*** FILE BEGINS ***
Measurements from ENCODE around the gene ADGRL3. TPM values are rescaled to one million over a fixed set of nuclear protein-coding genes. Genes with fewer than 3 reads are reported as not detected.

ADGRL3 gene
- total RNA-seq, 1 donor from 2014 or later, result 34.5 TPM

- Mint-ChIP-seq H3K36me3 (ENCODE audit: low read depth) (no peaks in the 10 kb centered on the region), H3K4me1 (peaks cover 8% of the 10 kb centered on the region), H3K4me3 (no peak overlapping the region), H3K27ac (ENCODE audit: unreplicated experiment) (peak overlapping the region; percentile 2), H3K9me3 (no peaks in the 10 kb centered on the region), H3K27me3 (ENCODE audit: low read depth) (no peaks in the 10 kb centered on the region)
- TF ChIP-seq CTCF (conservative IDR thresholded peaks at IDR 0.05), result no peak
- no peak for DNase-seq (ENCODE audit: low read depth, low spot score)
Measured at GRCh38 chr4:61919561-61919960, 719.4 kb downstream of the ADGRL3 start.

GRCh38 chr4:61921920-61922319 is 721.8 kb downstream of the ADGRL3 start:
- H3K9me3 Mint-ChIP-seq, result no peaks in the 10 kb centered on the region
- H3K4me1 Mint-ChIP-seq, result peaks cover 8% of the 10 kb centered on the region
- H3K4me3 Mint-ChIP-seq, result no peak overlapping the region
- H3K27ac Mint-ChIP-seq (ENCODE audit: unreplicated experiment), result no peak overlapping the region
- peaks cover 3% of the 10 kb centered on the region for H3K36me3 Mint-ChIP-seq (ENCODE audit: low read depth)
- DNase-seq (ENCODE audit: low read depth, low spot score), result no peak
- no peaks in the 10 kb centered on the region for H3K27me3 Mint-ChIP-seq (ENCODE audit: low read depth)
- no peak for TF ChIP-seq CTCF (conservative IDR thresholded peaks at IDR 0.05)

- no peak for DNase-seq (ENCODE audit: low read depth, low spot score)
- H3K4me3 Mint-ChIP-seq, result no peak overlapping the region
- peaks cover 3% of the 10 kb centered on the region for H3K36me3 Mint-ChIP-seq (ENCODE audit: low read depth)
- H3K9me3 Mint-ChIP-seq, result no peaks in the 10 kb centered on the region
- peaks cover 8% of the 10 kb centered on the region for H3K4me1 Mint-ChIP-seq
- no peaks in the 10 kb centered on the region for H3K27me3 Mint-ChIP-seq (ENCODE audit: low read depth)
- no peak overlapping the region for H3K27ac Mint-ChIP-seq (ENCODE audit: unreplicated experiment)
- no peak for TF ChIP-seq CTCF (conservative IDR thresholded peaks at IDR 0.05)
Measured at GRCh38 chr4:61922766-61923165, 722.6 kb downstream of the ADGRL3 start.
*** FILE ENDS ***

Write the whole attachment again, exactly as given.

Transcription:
Measurements from ENCODE around the gene ADGRL3. TPM values are rescaled to one million over a fixed set of nuclear protein-coding genes. Genes with fewer than 3 reads are reported as not detected.

ADGRL3 gene
- total RNA-seq, 1 donor from 2014 or later, result 34.5 TPM

- Mint-ChIP-seq H3K36me3 (ENCODE audit: low read depth) (no peaks in the 10 kb centered on the region), H3K4me1 (peaks cover 8% of the 10 kb centered on the region), H3K4me3 (no peak overlapping the region), H3K27ac (ENCODE audit: unreplicated experiment) (peak overlapping the region; percentile 2), H3K9me3 (no peaks in the 10 kb centered on the region), H3K27me3 (ENCODE audit: low read depth) (no peaks in the 10 kb centered on the region)
- TF ChIP-seq CTCF (conservative IDR thresholded peaks at IDR 0.05), result no peak
- no peak for DNase-seq (ENCODE audit: low read depth, low spot score)
Measured at GRCh38 chr4:61919561-61919960, 719.4 kb downstream of the ADGRL3 start.

GRCh38 chr4:61921920-61922319 is 721.8 kb downstream of the ADGRL3 start:
- H3K9me3 Mint-ChIP-seq, result no peaks in the 10 kb centered on the region
- H3K4me1 Mint-ChIP-seq, result peaks cover 8% of the 10 kb centered on the region
- H3K4me3 Mint-ChIP-seq, result no peak overlapping the region
- H3K27ac Mint-ChIP-seq (ENCODE audit: unreplicated experiment), result no peak overlapping the region
- peaks cover 3% of the 10 kb centered on the region for H3K36me3 Mint-ChIP-seq (ENCODE audit: low read depth)
- DNase-seq (ENCODE audit: low read depth, low spot score), result no peak
- no peaks in the 10 kb centered on the region for H3K27me3 Mint-ChIP-seq (ENCODE audit: low read depth)
- no peak for TF ChIP-seq CTCF (conservative IDR thresholded peaks at IDR 0.05)

- no peak for DNase-seq (ENCODE audit: low read depth, low spot score)
- H3K4me3 Mint-ChIP-seq, result no peak overlapping the region
- peaks cover 3% of the 10 kb centered on the region for H3K36me3 Mint-ChIP-seq (ENCODE audit: low read depth)
- H3K9me3 Mint-ChIP-seq, result no peaks in the 10 kb centered on the region
- peaks cover 8% of the 10 kb centered on the region for H3K4me1 Mint-ChIP-seq
- no peaks in the 10 kb centered on the region for H3K27me3 Mint-ChIP-seq (ENCODE audit: low read depth)
- no peak overlapping the region for H3K27ac Mint-ChIP-seq (ENCODE audit: unreplicated experiment)
- no peak for TF ChIP-seq CTCF (conservative IDR thresholded peaks at IDR 0.05)
Measured at GRCh38 chr4:61922766-61923165, 722.6 kb downstream of the ADGRL3 start.